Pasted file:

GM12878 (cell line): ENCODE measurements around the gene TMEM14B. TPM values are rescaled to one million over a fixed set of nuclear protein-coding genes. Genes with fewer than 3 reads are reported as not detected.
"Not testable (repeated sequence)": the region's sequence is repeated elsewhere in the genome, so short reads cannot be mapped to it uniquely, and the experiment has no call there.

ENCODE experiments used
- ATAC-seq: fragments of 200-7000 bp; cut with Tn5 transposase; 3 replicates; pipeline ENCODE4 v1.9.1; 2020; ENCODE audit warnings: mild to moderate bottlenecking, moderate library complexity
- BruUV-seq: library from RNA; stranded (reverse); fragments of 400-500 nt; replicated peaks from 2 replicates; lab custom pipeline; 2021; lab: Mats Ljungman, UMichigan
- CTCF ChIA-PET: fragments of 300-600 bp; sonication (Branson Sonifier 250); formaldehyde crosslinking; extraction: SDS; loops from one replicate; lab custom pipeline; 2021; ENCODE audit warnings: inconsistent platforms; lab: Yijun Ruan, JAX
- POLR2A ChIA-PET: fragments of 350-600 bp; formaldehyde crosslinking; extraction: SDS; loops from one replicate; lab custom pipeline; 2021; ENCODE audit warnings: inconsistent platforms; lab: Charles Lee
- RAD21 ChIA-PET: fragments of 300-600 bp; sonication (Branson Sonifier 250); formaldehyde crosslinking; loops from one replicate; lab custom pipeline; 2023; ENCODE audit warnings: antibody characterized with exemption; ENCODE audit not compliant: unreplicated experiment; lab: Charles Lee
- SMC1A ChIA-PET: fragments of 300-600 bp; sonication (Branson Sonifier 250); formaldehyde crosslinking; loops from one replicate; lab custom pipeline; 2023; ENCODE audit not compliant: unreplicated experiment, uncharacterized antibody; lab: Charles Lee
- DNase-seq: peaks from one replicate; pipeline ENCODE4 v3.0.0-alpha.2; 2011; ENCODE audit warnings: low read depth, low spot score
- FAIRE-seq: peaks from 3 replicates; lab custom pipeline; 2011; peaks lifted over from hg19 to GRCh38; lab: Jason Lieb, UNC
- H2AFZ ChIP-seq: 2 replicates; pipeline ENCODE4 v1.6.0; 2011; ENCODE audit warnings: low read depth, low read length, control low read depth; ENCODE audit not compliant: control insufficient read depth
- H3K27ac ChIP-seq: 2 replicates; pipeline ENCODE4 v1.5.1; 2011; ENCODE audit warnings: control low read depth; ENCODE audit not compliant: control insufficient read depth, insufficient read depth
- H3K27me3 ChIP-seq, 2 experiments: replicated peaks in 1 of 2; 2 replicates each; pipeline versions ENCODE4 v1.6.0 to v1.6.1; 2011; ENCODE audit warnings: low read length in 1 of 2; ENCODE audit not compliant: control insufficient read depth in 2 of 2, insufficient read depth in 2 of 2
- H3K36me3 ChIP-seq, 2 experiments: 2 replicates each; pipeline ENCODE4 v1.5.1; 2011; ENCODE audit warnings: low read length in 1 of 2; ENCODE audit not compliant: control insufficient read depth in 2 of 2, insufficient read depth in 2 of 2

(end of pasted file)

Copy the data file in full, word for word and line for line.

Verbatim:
GM12878 (cell line): ENCODE measurements around the gene TMEM14B. TPM values are rescaled to one million over a fixed set of nuclear protein-coding genes. Genes with fewer than 3 reads are reported as not detected.
"Not testable (repeated sequence)": the region's sequence is repeated elsewhere in the genome, so short reads cannot be mapped to it uniquely, and the experiment has no call there.

ENCODE experiments used
- ATAC-seq: fragments of 200-7000 bp; cut with Tn5 transposase; 3 replicates; pipeline ENCODE4 v1.9.1; 2020; ENCODE audit warnings: mild to moderate bottlenecking, moderate library complexity
- BruUV-seq: library from RNA; stranded (reverse); fragments of 400-500 nt; replicated peaks from 2 replicates; lab custom pipeline; 2021; lab: Mats Ljungman, UMichigan
- CTCF ChIA-PET: fragments of 300-600 bp; sonication (Branson Sonifier 250); formaldehyde crosslinking; extraction: SDS; loops from one replicate; lab custom pipeline; 2021; ENCODE audit warnings: inconsistent platforms; lab: Yijun Ruan, JAX
- POLR2A ChIA-PET: fragments of 350-600 bp; formaldehyde crosslinking; extraction: SDS; loops from one replicate; lab custom pipeline; 2021; ENCODE audit warnings: inconsistent platforms; lab: Charles Lee
- RAD21 ChIA-PET: fragments of 300-600 bp; sonication (Branson Sonifier 250); formaldehyde crosslinking; loops from one replicate; lab custom pipeline; 2023; ENCODE audit warnings: antibody characterized with exemption; ENCODE audit not compliant: unreplicated experiment; lab: Charles Lee
- SMC1A ChIA-PET: fragments of 300-600 bp; sonication (Branson Sonifier 250); formaldehyde crosslinking; loops from one replicate; lab custom pipeline; 2023; ENCODE audit not compliant: unreplicated experiment, uncharacterized antibody; lab: Charles Lee
- DNase-seq: peaks from one replicate; pipeline ENCODE4 v3.0.0-alpha.2; 2011; ENCODE audit warnings: low read depth, low spot score
- FAIRE-seq: peaks from 3 replicates; lab custom pipeline; 2011; peaks lifted over from hg19 to GRCh38; lab: Jason Lieb, UNC
- H2AFZ ChIP-seq: 2 replicates; pipeline ENCODE4 v1.6.0; 2011; ENCODE audit warnings: low read depth, low read length, control low read depth; ENCODE audit not compliant: control insufficient read depth
- H3K27ac ChIP-seq: 2 replicates; pipeline ENCODE4 v1.5.1; 2011; ENCODE audit warnings: control low read depth; ENCODE audit not compliant: control insufficient read depth, insufficient read depth
- H3K27me3 ChIP-seq, 2 experiments: replicated peaks in 1 of 2; 2 replicates each; pipeline versions ENCODE4 v1.6.0 to v1.6.1; 2011; ENCODE audit warnings: low read length in 1 of 2; ENCODE audit not compliant: control insufficient read depth in 2 of 2, insufficient read depth in 2 of 2
- H3K36me3 ChIP-seq, 2 experiments: 2 replicates each; pipeline ENCODE4 v1.5.1; 2011; ENCODE audit warnings: low read length in 1 of 2; ENCODE audit not compliant: control insufficient read depth in 2 of 2, insufficient read depth in 2 of 2